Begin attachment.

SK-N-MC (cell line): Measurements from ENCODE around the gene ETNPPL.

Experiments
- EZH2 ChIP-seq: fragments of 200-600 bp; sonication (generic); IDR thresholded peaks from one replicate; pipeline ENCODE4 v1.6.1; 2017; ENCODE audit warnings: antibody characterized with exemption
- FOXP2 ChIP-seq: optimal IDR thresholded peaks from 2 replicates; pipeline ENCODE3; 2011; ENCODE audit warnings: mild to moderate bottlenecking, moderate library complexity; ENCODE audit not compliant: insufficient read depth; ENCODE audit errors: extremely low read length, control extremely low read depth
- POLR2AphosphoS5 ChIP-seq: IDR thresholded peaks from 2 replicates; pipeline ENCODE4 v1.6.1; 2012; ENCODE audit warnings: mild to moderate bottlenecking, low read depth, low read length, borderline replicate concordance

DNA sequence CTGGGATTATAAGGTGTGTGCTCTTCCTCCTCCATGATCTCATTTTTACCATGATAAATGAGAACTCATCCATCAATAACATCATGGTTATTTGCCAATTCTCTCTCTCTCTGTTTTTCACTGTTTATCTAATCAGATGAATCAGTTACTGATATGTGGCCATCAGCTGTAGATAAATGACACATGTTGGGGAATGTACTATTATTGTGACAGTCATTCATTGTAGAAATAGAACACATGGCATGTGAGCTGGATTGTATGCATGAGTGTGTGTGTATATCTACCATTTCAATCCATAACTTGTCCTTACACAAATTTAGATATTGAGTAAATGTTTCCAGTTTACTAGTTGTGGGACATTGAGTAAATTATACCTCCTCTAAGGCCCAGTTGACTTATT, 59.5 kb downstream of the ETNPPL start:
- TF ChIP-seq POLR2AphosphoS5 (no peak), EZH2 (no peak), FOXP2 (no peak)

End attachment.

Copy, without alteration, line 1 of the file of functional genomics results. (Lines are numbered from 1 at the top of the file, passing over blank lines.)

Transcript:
SK-N-MC (cell line): Measurements from ENCODE around the gene ETNPPL.